US media say the Kosovo war is being despised: this "small-scale war" is still affecting the world

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US media say the Kosovo war is being despised: this "small-scale war" is still affecting the world

2019-01-13 09:03:51 19 ℃
The period between the collapse of the Soviet Union and the September 11 Incident was largely regarded as an insignificant part of history. A good example is the weak impact of the U.S. military intervention in Kosovo: it is considered a short and successful low-risk war, and even if people remember it, the impression feels insignificant - Americans rarely remember it, even though March marks the 20th anniversary of the war.

However, the report argues that this idea is wrong. Although the Kosovo war lasted only three months, its significance was not small. Even so, it is an important turning point in international politics.

In March 1999, the war between the military forces of then President Milosevic of the Federal Republic of Yugoslavia and Kosovo Albanian rebels became more and more fierce. Kosovo refugees flooded into the neighbouring areas, and Western countries were involved. When Milosevic rejected the request for a negotiated settlement, NATO used force. After 78 days of bombing, Yugoslav forces withdrew and NATO ground forces entered Kosovo.

This war has opened up a continuing discussion on humanitarian intervention. In recent years, the policy debate on military intervention in Syria and Libya is actually the first recurrence of the Balkan Peninsula problem. At that time, British Prime Minister Tony Blair publicly declared that the intervention in Kosovo was "a battle between good and evil, between civilization and barbarism, between democracy and dictatorship". But the truth is far from simple. NATO's military intervention eventually turned into support for the Kosovo Liberation Army (KLA), which the United States had previously defined as a terrorist organization. The organization fought for the goal of complete independence rather than limited autonomy, which Washington favoured. American officials are well aware of the risks concealed by such moral rhetoric. In fact, US intelligence agencies have privately warned that the Kosovo Liberation Army (KLA) is trying to provoke Serb massacres in the hope of persuading NATO to support its independence. The Kosovo War has also raised new questions about NATO's military value, which has aroused considerable repercussions up to now, according to the

report.

NATO's European members have even tried to stop the war from its earliest stages. When General Wesley Clark, NATO's then Supreme commander, informed the allies in July 1998 of the plan drafted by the US military (including the pursuit of snake heads by bombing Belgrade), distracted European officials considered it "too big and too scary" and demanded restrictions. Finally, NATO decided to bomb only a small number of military targets in Kosovo, and European heads of government insisted that these targets be approved by them before they were launched.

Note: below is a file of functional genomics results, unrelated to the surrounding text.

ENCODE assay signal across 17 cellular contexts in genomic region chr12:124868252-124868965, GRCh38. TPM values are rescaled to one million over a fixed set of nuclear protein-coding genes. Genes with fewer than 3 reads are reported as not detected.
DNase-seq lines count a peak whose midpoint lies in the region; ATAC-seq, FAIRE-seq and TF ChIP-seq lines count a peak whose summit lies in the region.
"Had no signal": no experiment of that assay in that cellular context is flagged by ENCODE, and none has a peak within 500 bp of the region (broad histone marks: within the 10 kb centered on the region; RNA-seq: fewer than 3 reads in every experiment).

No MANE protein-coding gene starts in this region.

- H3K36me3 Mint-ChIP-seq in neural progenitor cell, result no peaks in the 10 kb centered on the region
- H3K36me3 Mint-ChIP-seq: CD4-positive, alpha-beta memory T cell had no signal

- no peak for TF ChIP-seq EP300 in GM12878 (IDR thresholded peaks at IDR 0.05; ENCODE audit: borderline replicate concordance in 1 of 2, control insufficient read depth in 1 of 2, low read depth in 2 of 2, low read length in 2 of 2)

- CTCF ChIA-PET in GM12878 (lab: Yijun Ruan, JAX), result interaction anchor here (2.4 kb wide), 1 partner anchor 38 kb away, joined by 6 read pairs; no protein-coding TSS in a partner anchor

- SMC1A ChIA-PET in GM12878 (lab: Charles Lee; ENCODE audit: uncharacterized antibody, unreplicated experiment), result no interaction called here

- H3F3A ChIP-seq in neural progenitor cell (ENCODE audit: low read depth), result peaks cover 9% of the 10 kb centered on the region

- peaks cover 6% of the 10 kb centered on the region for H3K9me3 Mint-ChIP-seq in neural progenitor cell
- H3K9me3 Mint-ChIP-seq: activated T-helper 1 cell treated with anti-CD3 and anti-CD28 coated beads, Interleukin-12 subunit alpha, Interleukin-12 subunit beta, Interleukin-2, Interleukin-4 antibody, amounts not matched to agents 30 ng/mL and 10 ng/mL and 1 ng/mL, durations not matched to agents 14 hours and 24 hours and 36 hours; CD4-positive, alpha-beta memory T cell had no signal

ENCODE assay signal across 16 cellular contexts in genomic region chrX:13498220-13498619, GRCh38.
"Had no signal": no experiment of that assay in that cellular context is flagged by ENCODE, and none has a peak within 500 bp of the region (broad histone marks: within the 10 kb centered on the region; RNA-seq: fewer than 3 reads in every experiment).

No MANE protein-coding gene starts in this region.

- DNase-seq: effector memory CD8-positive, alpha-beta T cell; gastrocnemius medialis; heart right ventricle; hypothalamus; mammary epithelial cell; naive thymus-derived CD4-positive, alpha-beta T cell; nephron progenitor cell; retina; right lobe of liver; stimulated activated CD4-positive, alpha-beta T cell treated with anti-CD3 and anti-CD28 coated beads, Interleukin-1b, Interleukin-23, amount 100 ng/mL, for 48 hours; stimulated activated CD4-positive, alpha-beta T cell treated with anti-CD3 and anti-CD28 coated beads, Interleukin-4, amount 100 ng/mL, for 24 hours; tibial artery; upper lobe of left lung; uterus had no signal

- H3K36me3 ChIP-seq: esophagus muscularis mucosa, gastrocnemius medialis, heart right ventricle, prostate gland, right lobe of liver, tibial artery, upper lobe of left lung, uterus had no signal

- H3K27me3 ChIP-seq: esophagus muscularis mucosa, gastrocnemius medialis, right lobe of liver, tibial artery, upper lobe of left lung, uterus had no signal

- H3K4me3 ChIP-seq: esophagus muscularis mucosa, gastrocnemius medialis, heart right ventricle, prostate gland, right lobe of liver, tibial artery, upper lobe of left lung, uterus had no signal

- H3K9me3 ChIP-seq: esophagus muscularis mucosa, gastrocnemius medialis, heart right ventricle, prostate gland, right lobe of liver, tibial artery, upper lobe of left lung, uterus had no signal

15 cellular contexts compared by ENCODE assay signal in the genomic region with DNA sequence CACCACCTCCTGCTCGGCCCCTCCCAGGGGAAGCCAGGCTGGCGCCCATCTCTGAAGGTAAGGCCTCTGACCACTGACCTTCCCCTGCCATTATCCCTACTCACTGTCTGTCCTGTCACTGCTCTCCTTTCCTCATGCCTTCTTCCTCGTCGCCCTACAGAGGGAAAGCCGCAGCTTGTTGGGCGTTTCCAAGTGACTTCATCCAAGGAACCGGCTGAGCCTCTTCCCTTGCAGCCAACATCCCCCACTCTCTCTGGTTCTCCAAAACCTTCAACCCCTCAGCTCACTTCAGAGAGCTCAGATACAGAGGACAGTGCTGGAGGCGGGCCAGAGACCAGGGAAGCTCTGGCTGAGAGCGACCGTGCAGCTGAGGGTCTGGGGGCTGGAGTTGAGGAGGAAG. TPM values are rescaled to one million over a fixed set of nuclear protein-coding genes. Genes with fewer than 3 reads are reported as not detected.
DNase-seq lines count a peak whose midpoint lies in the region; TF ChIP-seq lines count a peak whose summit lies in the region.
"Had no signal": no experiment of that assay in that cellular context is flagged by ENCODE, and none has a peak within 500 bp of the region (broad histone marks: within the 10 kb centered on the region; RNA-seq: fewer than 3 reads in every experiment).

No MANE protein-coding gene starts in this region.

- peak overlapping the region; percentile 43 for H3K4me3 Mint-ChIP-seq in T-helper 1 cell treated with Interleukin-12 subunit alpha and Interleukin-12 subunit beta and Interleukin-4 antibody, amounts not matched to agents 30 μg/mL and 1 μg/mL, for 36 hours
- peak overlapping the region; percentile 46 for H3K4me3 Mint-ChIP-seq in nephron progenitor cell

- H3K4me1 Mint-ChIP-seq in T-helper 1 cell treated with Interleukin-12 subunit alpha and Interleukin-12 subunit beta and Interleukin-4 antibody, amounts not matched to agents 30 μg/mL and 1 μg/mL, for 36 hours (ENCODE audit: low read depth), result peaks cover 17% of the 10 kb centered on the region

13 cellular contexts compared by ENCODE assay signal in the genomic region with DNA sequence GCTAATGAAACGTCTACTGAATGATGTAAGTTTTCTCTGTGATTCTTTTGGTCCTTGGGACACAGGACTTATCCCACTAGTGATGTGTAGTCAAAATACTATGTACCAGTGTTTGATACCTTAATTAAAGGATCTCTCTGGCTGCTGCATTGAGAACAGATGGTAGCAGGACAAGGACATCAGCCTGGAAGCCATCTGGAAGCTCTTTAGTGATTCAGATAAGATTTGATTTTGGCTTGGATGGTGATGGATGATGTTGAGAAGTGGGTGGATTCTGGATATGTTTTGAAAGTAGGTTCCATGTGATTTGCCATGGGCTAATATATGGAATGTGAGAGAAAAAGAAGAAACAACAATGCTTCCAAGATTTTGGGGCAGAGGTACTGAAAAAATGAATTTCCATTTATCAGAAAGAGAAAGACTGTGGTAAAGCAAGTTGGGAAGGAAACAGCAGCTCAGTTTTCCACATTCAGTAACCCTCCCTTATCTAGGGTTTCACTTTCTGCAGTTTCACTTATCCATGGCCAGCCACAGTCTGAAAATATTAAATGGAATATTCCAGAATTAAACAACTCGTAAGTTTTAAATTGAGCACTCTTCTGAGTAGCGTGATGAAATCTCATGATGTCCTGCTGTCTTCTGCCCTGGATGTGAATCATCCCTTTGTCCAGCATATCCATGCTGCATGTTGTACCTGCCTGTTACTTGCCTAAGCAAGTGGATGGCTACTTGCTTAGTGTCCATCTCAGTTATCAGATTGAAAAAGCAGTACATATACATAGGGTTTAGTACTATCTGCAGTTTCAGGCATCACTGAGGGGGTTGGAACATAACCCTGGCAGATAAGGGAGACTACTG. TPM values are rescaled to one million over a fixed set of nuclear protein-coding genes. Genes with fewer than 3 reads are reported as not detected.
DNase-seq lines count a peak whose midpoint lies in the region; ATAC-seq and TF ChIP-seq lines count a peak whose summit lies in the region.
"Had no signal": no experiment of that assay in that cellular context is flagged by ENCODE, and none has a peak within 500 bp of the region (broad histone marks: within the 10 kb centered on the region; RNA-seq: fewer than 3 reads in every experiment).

reports that two months after the war began, the United States insisted on changing its tactics of operations, instead bombing targets deep into Serbian territory. By the end of the war, the United States had carried out bombing sorties, accounting for about two-thirds of all NATO bombing sorties. At the same time, it also undertook most of the reconnaissance, air suppression and precision strike tasks. The report

points out that for the United States, NATO's contribution to the war in Kosovo is mainly political. But in military terms, the European allies are essentially indispensable. This experience laid the foundation for American unilateralism later, including the Bush administration's decision to give up seeking NATO support before invading Iraq, and President Trump's direct threat to Europe's over-reliance on US troops for its own defence. The war in Kosovo also heralds the return of great power politics. Although Russia has always been an ally of Serbia in the past, in seeking a solution to the crisis, the Kremlin initially positioned itself as a partner of the West. Russian diplomats even ventilated with their Western counterparts. Although they would still veto any UN Security Council resolution on the war, they did not oppose air strikes. As Richard Holbrooke, an American diplomat, put it, "For them, it's all about face." (Compiler/Song Caiping)

Data graph: During the Kosovo War, US F-117 fighter plane was shot down by SA-3 air defense missile of Yugoslav army.